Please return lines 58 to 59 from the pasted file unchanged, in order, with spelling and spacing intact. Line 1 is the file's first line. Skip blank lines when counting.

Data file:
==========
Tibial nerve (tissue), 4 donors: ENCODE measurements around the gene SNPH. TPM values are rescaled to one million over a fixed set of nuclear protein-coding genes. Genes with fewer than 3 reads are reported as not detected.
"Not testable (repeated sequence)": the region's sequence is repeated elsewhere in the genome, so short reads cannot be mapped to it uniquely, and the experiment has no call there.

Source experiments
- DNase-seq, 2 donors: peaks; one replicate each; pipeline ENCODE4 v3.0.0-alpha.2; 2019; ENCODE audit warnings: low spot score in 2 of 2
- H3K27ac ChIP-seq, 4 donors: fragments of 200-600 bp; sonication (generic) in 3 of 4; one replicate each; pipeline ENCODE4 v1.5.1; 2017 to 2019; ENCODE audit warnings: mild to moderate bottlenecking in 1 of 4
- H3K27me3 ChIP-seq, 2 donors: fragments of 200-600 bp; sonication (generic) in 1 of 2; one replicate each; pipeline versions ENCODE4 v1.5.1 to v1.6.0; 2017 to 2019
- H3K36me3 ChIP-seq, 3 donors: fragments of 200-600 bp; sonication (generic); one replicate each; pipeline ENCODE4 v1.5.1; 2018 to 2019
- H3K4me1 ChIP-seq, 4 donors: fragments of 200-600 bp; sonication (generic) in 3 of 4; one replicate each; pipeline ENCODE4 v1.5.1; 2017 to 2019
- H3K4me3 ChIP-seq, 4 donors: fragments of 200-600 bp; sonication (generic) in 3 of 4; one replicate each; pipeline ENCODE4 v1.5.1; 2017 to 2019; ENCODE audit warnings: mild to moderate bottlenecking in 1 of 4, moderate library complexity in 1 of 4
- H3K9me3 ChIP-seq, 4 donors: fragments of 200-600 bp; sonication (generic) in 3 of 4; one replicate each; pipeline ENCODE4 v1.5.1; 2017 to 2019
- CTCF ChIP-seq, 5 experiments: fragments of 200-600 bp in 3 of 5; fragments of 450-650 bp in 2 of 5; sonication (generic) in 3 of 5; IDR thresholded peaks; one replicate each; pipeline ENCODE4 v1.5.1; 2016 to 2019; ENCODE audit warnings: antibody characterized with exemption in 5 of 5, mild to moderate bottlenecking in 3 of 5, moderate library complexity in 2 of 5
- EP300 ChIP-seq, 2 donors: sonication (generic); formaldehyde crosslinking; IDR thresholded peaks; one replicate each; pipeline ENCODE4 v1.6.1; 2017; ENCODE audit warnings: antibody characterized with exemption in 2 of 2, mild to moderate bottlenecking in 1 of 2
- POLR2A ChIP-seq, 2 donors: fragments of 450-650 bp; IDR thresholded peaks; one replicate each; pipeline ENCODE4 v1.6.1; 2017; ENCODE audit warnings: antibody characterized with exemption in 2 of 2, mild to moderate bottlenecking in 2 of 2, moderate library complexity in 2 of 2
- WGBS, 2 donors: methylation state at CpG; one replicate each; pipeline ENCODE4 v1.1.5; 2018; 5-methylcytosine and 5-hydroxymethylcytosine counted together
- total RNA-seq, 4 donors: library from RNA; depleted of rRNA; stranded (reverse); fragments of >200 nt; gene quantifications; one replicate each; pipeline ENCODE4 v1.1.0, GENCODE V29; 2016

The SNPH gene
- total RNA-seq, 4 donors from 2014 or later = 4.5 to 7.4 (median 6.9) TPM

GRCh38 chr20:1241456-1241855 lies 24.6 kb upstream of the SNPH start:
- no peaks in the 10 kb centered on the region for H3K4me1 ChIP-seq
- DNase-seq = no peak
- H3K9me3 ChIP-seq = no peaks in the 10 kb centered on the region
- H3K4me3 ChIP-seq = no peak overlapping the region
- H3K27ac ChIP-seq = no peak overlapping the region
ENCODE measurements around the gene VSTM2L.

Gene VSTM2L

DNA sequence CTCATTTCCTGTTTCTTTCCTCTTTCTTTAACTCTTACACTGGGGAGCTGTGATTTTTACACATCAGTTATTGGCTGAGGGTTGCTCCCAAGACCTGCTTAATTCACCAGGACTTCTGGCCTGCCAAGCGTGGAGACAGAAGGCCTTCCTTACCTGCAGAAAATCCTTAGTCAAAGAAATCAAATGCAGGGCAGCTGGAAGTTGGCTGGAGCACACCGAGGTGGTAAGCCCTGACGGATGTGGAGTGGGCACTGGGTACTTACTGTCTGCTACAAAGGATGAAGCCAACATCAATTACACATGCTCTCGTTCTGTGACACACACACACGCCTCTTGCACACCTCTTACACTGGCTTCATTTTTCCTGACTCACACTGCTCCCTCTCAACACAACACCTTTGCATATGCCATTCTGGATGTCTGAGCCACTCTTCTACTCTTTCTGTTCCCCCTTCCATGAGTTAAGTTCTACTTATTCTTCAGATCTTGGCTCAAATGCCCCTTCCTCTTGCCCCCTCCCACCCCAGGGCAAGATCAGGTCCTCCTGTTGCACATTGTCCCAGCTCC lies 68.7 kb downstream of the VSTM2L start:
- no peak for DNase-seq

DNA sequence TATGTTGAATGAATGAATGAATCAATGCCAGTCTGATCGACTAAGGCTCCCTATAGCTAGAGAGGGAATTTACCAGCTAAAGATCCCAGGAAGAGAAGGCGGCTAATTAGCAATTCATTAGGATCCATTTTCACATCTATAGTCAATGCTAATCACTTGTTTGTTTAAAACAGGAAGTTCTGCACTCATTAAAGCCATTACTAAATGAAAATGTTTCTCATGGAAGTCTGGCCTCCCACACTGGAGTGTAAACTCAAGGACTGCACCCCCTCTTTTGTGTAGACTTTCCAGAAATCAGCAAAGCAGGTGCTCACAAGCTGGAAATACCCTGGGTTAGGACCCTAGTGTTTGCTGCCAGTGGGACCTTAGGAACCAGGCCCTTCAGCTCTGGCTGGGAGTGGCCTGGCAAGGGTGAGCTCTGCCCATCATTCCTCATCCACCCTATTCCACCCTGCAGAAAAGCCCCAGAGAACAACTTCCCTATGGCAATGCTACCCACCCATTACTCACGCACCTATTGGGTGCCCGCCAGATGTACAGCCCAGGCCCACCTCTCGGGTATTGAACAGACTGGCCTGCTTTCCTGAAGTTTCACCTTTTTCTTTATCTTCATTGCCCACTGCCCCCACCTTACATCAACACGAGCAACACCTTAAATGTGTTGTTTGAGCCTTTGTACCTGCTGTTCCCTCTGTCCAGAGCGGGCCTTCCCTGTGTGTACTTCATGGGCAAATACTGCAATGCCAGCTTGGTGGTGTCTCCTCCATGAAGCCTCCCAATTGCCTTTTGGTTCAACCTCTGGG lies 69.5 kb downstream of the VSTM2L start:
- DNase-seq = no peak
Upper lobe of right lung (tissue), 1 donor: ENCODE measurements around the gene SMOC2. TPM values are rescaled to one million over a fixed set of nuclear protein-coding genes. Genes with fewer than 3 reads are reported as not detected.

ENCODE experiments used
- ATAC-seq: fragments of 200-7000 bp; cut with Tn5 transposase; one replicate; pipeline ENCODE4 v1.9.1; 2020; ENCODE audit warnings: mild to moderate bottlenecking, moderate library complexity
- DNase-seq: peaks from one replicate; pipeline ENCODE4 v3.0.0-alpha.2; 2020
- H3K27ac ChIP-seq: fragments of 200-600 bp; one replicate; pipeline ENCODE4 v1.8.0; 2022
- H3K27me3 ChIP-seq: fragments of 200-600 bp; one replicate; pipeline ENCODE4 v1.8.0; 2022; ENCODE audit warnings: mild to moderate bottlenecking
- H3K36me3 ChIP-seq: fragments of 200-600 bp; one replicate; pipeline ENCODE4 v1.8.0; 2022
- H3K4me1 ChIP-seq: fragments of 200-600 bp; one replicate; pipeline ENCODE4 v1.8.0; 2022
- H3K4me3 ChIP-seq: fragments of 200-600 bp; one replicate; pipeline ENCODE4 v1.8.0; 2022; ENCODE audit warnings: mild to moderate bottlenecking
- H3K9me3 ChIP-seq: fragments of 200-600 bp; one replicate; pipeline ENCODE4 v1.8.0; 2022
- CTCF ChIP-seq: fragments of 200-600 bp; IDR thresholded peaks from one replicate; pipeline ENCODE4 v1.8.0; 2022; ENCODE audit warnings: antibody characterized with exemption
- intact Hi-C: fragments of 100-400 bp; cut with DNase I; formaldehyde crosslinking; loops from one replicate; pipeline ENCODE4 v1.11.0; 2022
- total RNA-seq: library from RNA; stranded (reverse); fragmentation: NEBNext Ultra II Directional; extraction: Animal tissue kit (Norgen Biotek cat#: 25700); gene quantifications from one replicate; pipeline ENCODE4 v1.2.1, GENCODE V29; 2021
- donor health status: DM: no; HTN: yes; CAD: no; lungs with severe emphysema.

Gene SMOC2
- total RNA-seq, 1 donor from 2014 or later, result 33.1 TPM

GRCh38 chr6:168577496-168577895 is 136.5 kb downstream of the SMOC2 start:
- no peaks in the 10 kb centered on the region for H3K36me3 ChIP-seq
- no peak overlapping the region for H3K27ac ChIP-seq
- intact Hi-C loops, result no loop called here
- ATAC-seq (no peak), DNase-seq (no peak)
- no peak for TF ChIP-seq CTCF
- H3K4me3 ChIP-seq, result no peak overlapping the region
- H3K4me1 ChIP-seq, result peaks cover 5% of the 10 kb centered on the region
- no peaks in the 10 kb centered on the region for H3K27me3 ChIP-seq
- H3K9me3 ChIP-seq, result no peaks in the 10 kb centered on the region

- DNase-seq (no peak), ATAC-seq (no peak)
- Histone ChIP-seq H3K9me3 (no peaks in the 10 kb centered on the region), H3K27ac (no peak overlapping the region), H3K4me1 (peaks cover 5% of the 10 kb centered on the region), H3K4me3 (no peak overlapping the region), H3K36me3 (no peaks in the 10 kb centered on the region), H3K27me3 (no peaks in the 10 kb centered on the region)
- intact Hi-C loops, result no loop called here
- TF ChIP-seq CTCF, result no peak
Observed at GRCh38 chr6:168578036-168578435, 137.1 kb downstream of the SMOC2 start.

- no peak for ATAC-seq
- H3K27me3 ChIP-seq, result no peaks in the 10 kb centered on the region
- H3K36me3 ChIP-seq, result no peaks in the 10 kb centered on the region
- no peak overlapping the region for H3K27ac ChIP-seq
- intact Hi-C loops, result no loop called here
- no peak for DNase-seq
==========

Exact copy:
- intact Hi-C loops, result no loop called here
- TF ChIP-seq CTCF, result no peak